The more important a conversation is, the less sense it makes to put in the chat room. Chat rooms are about exchanging quick and ephemeral information like “send me the banner for ad X” and sharing funny memes.

Illustration by Gundriveth

Discussion threads, on the other hand, happen within project management tools and are for important topics that need time, company-wide participation, and thought – aka everything that the chat leaves out.

When using discussions, how do you make sure people respond within a reasonable time frame so that you don’t have to wait forever to come to a decision? The best solution is to set a time limit in the description by saying “I need an answer by tomorrow” or setting a deadline in a task.

What if a conversation happens spontaneously in a chat room? It’s best to let it run its course and ask someone to create a discussion and summarize all the main points. Then other team members who work in different time zones can take part.

Other places where collaboration happens

Communication doesn’t just happen inside project management tools or chat rooms. Sometimes, you don’t even need to exchange words to communicate. The best example of this is how you share and work on files.

Storing files

Spot illustration for Next Coast Ventures by Henrylim

Cloud storage solutions like Dropbox and Google Drive allow all team members to work on the same files and access them from wherever instead of sending attachments back and forth.

Keep global assets in a shared folder on Dropbox/Google Drive so anyone can access them when they need. It’s also a good idea to keep work-in-progress files in a shared folder so others can peek at what you’re working on – this is the closest virtual teams get to looking over each other’s shoulders while working.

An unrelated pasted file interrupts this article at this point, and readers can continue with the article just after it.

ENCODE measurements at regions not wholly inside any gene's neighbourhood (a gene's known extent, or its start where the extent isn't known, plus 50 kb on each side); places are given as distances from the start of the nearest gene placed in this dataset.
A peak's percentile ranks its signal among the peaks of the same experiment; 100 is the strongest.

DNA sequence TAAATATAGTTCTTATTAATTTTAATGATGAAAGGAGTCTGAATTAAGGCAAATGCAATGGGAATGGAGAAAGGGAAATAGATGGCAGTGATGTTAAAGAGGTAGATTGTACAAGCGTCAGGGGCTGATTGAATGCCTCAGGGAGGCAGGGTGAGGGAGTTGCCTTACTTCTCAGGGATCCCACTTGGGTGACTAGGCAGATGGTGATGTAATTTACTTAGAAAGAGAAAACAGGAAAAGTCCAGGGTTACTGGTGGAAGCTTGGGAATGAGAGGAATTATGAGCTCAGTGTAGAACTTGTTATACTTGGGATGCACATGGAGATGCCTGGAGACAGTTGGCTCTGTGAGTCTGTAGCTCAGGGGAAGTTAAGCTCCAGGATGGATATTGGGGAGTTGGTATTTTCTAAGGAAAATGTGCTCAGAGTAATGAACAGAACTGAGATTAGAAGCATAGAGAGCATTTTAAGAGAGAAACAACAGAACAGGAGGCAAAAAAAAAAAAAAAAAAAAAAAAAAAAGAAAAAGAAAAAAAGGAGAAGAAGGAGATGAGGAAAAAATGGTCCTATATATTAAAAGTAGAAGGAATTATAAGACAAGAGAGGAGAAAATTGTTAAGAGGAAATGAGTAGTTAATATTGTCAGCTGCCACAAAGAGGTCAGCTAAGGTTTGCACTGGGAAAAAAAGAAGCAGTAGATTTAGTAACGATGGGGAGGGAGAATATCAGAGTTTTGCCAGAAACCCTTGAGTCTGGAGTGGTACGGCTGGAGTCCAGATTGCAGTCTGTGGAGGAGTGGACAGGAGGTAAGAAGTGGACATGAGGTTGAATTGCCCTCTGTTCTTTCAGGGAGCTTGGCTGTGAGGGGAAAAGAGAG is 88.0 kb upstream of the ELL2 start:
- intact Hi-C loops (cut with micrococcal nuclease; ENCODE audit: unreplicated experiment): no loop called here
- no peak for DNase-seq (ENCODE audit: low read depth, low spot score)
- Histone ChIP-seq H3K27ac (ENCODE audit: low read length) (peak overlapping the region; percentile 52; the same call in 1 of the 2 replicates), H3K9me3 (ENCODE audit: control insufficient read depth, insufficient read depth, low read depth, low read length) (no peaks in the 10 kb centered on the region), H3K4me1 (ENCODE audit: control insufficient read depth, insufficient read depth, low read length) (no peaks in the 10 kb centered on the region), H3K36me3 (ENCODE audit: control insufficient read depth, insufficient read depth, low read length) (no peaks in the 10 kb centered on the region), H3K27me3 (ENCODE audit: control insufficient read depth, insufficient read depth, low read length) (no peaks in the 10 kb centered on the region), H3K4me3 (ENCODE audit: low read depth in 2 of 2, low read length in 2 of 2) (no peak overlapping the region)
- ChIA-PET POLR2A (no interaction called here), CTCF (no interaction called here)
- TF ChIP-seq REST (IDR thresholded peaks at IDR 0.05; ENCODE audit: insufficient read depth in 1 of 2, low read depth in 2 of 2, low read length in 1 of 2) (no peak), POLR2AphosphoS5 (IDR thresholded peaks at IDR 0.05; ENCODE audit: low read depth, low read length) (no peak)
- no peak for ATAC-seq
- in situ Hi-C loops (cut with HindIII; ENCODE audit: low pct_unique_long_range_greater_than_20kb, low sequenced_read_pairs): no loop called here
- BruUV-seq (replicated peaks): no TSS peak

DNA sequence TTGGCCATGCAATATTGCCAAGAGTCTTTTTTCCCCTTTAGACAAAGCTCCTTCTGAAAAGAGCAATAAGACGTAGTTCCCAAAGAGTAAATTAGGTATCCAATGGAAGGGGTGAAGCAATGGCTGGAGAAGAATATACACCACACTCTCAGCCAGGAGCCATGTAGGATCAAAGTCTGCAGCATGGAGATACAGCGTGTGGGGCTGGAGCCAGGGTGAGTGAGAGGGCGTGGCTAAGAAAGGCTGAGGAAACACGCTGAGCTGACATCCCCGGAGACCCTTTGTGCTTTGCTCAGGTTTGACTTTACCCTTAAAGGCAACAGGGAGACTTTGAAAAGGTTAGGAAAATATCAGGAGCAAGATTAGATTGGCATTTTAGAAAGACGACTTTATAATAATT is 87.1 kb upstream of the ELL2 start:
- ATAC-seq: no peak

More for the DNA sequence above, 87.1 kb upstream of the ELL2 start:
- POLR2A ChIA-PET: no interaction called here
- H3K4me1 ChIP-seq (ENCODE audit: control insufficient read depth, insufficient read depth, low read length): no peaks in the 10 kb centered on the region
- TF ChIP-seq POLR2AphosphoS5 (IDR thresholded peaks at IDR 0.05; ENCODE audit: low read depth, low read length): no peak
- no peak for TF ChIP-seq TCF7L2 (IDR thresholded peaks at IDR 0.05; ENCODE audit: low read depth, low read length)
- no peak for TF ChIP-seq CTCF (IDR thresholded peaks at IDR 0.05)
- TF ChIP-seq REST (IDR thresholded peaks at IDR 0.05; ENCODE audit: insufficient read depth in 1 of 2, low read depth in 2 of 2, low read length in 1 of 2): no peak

A virtual team also needs a good file organizing system. For ideas, check out how to keep your design files neat and tidy.

Prototyping

A lot of designers collaborate today by using prototyping tools like InVision or Marvel.

Illustration by ilustreishon

The tools work like this: a designer creates a quick comp in Sketch or Photoshop, uploads it to the prototyping tool, and shares the link with the rest of the team for feedback. The team then pins comments and draw on top of the comp to leave feedback.

Just like in project management tools, communication via prototyping tools is asynchronous, but it works much better for designs because commenting happens in context (e.g. you can write “this color doesn’t work on this CTA” next to the offending CTA).

Collaborative work

Although Dropbox allows for accessible files, two people can’t work on the same file at the same time. That’s where a real-time design collaboration tool like Figma comes in hand.

Figma is a web-app that lets you create vector files just like in Sketch or Illustrator, but the twist is that others can draw right alongside you. (It’s kind of like Google Docs, but for design.)

You can use Figma during the discovery phase when you sketch things out and brainstorm ideas with other designers and team members, or you can use it like a prototyping tool and let others leave comments and tweak things directly.

Conclusion

To maintain seamless communication within virtual teams, you need a set of good tools and the collaboration etiquette that will help people decide when to use each tool.

If you don’t want to worry about tools and communication, you can build your own virtual team of designers on 99designs (and have one designer for interface, one for websites, and one for illustrations).

But, even with the right set of tools and processes, you can’t succeed without good people on the team. Be thoughtful, kind and patient. Whether you’re a designer, manager or programmer, there’s a way for everyone to work in sync.

Headshot of Aleksandar Olic

This article was written by Aleksandar Olic. Aleksandar is a content marketing professional, front-end designer and editor at Active Collab. He has more than 5 years of experience in digital marketing and project management, predominantly in SaaS. He’s usually based on the relation between Active Collab’s headquarters in Norfolk, Virginia, US and their office in Novi Sad, Serbia.